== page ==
As we often do on December 31st, my husband and I conduct a year end review. We continued our annual ritual this New Years Eve afternoon sitting on Adirondack chairs sipping wine in shorts and flip flops in the Florida 85 degree weather. Jim said he wanted to kiss this year a thankful good-bye, saying how grateful he is for certain academic and professional successes. His book, The Four Pillars of Politics was published this year. He will be returning next month to the academic world after an absence of 38 years. And he was instrumental in the election of the first Democratic governor in a deep south state in over a decade (John Bel Edwards won the Louisiana governor’s race this past November). A couple of real estate transactions have also freed us from some financial burdens. This recap was a welcome one compared to those in recent years when economic concerns had been particularly plaguing. I felt a twinge as I contemplated my own professional performance over the past year. I was unable to identify any one particular achievement. I’m very grateful The Jeremiah Project (the creative arts program I direct) has had a very good year, thanks in large part to a fabulous Board and staff. I’ve been dogged in my determination to expand the reach of my Be Brave. Lose the Beige blog and spent many hours working in our political business. But no particular achievement stood out in my mind. Then it dawned on me….I’ve devoted major chunks of 2015 to mothering. While my children are quite grown up, they nevertheless, still require mothering. And, like many Lady Boomers I know, I donned my SuperMom suit, saluted, and rushed to their aid. This year has been a blur of:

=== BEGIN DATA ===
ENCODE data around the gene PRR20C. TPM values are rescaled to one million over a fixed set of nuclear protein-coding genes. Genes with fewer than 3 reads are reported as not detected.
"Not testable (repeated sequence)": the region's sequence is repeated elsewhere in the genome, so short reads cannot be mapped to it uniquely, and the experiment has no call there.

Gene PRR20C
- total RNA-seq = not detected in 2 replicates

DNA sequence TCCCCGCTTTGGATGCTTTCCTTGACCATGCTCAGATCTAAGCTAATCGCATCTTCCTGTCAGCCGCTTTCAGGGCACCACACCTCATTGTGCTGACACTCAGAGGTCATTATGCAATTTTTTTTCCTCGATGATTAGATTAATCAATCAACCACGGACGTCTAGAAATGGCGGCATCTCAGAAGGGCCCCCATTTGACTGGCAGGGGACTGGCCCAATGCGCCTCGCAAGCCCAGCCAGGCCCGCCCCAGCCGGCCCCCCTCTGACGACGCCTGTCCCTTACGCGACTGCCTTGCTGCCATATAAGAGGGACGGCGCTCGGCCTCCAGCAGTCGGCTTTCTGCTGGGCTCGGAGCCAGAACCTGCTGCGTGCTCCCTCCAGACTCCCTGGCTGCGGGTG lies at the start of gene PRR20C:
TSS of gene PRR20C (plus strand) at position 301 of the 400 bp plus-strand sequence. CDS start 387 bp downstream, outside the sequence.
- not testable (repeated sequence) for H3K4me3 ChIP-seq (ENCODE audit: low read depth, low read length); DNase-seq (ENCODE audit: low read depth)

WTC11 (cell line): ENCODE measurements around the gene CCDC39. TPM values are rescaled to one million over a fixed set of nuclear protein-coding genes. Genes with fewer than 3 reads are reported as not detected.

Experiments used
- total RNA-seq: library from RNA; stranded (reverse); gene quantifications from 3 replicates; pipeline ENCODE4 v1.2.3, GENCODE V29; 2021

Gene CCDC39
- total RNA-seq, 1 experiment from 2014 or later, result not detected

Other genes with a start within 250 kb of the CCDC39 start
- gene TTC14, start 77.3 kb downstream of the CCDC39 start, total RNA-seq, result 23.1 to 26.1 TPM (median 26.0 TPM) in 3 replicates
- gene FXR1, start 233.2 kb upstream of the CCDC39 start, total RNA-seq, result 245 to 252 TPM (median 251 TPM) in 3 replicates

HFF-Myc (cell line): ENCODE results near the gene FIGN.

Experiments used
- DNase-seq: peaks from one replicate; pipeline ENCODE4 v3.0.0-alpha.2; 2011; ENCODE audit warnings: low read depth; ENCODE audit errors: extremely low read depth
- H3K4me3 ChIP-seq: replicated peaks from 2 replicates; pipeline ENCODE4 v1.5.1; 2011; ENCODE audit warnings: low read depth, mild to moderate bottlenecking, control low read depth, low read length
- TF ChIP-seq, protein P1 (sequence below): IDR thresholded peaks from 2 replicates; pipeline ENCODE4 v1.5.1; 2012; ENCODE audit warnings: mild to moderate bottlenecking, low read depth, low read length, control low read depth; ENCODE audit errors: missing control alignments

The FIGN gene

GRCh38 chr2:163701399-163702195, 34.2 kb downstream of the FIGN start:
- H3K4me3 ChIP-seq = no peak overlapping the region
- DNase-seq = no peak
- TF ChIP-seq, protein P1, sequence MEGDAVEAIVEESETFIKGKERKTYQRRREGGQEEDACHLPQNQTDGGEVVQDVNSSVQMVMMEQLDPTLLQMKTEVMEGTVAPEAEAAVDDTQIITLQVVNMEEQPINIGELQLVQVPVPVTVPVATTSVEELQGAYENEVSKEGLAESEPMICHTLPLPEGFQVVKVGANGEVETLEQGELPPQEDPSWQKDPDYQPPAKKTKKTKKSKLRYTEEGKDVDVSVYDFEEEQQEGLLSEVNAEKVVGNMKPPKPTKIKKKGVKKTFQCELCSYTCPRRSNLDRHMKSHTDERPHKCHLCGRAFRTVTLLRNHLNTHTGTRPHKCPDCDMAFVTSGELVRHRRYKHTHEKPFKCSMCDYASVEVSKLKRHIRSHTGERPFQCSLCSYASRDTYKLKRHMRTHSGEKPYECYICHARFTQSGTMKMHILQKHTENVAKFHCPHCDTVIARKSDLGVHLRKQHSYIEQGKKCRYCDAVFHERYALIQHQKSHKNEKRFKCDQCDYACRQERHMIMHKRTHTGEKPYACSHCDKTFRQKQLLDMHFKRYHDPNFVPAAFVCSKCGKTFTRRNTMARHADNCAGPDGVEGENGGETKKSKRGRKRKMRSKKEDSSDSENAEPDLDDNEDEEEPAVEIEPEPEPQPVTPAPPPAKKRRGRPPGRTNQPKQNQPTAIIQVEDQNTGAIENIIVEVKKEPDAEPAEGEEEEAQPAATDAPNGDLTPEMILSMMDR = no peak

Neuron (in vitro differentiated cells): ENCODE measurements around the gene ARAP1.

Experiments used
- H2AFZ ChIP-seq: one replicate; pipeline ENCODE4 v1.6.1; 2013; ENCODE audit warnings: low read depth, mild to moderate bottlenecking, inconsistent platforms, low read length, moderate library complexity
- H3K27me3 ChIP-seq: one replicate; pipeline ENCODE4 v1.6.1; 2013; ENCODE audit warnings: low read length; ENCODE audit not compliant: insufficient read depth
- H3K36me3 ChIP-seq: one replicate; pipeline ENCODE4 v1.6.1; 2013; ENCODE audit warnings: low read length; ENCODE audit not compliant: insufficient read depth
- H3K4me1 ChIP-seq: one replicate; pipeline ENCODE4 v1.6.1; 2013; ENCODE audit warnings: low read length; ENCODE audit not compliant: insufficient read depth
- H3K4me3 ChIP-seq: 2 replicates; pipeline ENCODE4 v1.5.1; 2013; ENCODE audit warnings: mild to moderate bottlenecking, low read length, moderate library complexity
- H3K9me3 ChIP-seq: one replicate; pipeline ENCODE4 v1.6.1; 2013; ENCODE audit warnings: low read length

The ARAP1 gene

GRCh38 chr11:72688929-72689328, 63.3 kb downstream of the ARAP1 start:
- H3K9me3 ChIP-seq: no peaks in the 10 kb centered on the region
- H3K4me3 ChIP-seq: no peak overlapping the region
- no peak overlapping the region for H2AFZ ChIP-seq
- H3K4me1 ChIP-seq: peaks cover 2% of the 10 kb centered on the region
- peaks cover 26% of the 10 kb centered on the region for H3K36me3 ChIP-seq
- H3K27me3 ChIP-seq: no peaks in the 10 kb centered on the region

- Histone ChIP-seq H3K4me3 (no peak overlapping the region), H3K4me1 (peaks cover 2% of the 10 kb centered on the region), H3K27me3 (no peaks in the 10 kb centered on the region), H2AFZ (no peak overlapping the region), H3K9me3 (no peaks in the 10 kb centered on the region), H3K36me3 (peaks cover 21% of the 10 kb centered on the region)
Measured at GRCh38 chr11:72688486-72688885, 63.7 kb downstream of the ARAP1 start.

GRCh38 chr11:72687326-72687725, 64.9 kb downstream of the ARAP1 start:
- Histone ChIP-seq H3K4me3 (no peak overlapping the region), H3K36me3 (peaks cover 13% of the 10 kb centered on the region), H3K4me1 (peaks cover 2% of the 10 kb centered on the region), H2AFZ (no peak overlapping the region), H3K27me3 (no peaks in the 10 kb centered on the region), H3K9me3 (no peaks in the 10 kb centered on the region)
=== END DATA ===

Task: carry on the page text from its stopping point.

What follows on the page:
- Airline flights
- Telephone time
- Car travel
- Baby sitting
- Economic support
- And so much love
"Stay Hungry. Stay Foolish." I was reminded of these words from Steve Jobs’ 2005 commencement speech at Sanford University as I watched the new Steve Jobs movie. The movie simultaneously portrays him as a heartless opportunist and a creative visionary. Regardless of the characterization, Steve Jobs was a fascinating guy who brought us the likes of MacBook, ipods, ipads and iphones. The movie depicted him as algorithm obsessed and relentless in his pursuit of the perfect product design. Geniuses are, by their very nature, a little lopsided. And, Steve Jobs was, apparently, pretty lopsided- brilliantly creative and interpersonally dysfunctional. Stay Hungry…stay eager. Stay foolish…try new things, step out of your comfort zone. This speech feels a little ironic. It was spoken by a college drop-out, who had recently been given a death sentence. He was delivering it to a group of highly educated, hopeful, 22 year olds on the precipice of launching their lives. “Death is very likely the single best invention of Life. It is Life's change agent. It clears out the old to make way for the new.” He went on to counsel… “Your time is limited, so don't waste it living someone else's life. Don't be trapped by dogma — which is living with the results of other people's thinking. Don't let the noise of others' opinions drown out your own inner voice. And most importantly, have the courage to follow your heart and intuition. They somehow already know what you truly want to become. Everything else is secondary.” I don’t think this advice has a time stamp or an age limit. Baby Boomer women, of whom I’m one, have lived a significant percentage of their adult years within very prescribed lines. I’m working on a book entitled, Be Brave. Lose the Beige: A Coloring Book for Living Outside the Lines which encourages women to be brave and step outside some of those lines to experience more playfulness in their lives. I guess that is why I found this speech so inspiring…it’s how I feel as well. As we age into our 50s 60s, and 70s don’t settle for living someone else’s life. I don’t believe it is ever too late to pursue our postponed dreams and follow our hearts and intuition.